Vanilla rice pudding with orange tuile

Vanilla rice pudding with orange tuile

To desserts, and a dark chocolate moelleux, milk sorbet and Armagnac drink (wine: Banyuls Rimage, 2006, Clos de Paulilles) was decadent and rich, but the cake itself was a little dry. It had a molten chocolate centre and was thoroughly enjoyable, especially when you alternated mouthfuls between the moelleux and the Armagnac drink. With this dessert, you are given a choice of two chocolates, a 70% valrhona guanaja chocolate and a 45% cocoa Barry milk chocolate. I chose the former.

Dark chocolate moelleux, milk sorbet & Armagnac drink

Dark chocolate moelleux, milk sorbet & Armagnac drink

A raspberry soufflé with lemon verbena ice cream and red fruit coulis (wine: Moscato D’Asti 2008, Bera Canelli) was the least successful of all the dishes. Texturally the soufflé itself was well made, but the raspberry flavour and the fruit coulis was overpowering, rendering the dessert too tart. It was difficult to taste the lemon verbena in the ice cream. There was also a selection of petits fours but unfortunately I had no more room left at this point to try them.

Raspberry soufflé with lemon verbena ice cream & red fruit coulis

Raspberry soufflé with lemon verbena ice cream & red fruit coulis

Petits fours

Petits fours

Service was very accommodating and attentive throughout. I felt a little rushed at the beginning of the meal, when our starters were immediately presented to us as soon as we had finished the soup, but things seem to go at a more regulated pace thereafter. Breads are brought in, with a choice of baguettes, sourdough, raison and walnut and multi-grain. I found the latter to be particularly enjoyable with lots of flavour and a strong, crunchy crust. Wines were well matched.

Overall, the food was excellent. The cooking was strongly executed, although perhaps not as well finessed or as perfect as the big hitting high end restaurants. But with its abundant use of ingredients, it showcased an enterprising and clever approach to dish composition. The flavours were bold and strong, and generally well balanced, and above all, I felt really happy, well fed and satisfied at the end of the meal. The portions were also quite generous, and at these prices, I personally struggled to understand how the restaurant could make money. Good value for an altogether excellent meal.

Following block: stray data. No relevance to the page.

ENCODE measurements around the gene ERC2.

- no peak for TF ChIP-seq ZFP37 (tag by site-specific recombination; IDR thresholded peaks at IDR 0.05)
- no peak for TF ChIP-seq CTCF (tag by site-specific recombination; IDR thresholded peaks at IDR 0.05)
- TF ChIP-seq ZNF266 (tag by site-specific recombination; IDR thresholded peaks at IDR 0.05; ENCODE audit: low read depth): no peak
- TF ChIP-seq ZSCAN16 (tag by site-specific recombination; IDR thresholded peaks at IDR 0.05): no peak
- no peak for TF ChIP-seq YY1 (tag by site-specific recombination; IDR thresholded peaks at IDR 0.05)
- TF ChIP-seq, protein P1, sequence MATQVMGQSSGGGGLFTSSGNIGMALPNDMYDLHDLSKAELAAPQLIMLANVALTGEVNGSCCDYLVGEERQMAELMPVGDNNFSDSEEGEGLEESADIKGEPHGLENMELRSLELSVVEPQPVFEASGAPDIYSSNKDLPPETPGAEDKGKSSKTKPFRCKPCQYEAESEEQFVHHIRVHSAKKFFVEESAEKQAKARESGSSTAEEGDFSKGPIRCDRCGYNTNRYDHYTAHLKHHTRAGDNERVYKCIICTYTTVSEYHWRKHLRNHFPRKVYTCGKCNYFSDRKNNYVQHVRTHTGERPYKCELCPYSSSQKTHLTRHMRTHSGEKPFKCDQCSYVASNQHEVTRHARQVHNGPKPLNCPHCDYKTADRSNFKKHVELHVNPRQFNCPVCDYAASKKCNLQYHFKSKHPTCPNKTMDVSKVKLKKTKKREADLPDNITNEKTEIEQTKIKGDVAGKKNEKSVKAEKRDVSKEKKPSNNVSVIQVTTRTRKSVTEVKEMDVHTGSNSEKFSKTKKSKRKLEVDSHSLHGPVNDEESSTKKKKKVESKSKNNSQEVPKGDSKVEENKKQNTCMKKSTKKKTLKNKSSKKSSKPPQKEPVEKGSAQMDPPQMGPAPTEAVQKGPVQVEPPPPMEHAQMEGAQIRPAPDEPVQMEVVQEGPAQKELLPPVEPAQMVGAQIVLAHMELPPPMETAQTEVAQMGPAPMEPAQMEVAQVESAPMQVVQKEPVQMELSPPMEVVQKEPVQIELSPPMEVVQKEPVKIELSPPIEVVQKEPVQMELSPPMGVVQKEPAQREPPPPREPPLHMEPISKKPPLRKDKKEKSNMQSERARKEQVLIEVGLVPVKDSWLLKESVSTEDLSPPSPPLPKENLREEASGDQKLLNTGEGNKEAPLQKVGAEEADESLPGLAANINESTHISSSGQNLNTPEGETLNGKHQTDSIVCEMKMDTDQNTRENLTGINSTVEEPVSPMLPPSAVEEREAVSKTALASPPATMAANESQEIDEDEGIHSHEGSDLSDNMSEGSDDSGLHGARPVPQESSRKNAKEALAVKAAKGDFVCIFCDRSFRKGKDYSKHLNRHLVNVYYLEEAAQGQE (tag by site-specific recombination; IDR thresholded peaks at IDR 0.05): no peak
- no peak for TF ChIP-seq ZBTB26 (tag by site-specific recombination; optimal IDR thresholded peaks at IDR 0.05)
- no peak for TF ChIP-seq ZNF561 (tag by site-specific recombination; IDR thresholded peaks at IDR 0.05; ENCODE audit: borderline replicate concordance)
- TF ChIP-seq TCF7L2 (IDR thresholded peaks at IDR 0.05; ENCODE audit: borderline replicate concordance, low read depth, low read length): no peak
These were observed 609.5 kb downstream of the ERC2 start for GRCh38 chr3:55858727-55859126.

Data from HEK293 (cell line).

Summary information

Food rating:
Service rating:

Prices:
The summer festival special is available until 26 July and includes a six course tasting menu for two and a bottle of wine for £100. Call the restaurant to book.

Lunch
From the ‘a la carte’ menu, two courses for £21.50 or three courses for £25.50. The six course tasting menu is £43 and the six course vegetarian tasting menu is £39.

Dinner
Three course ‘a la carte’ menu is £39, six course tasting menu is £48 and the six course vegetarian tasting menu is £43.

Excludes drinks and service.

Rating:★★★★☆ 
Rating:★★★★☆ 

This meal was paid for by JRPR.

Morgan M at:
489 Liverpool Road,
Islington London N7 8NS
Tel: +44 (0)20 7609 3560
Web: http://www.morganm.com/home.htm

Morgan M on Urbanspoon

Leave a Comment

7 Responses to “Morgan M”

  1. Loving Annie Says...

    Wish I could still be in London and have a chance to dine here !
    Hope all is well with you this busy summer :)

  2. Natasha - 5 Star Foodie Says...

    Sounds like a great meal! The horseradish foam has my attention – was it a culinary foam or a milk/cream based foam?

  3. 'A Girl Has to Eat' Says...

    Hi Annie, Hopefully you’ll be back next year to try this place.

    Hi Natasha, the foam was more of a cream than an aerated foam. Hope this helps.

  4. gen.u.ine.ness Says...

    hun,
    I’m sure you know from catering college that most dishes cost peanuts for restaurants to assemble. e.g. I can buy a whole rabbit for around £2.50, so I’m sure the restaurant gets them in at like £1.50 or so if not cheaper… and don’t get me started on souffle (which is just an excuse for restaurants to use up egg whites) I’ve actually done some rough calculations before and for e.g. a 3 course meal which a restaurant sells for £60 would translate to perhaps £20 (max) cost with the rest paying for rent, vat, hiring staff. So to answer your question – how does the restaurant make money? By using less luxurious ingredients (yellowfin instead of bluefin tuna, rabbit instead of lamb/chicken/beef) and less trimmings on the side (no wonder Tom Aikens was losing money…)

    g

  5. Douglas Says...

    They are famous for that chocolate extravaganza, described here very well. I thought, for the money, it offered one of the finest dining experiences.

  6. 'A Girl Has to Eat' Says...

    Gen.u.ine.ness, my question was rhetorical. You missed the point which was that the meal was good value. Douglas agrees with me (refer below).

    Douglas, Yes I think for what you pay, the food is excellent.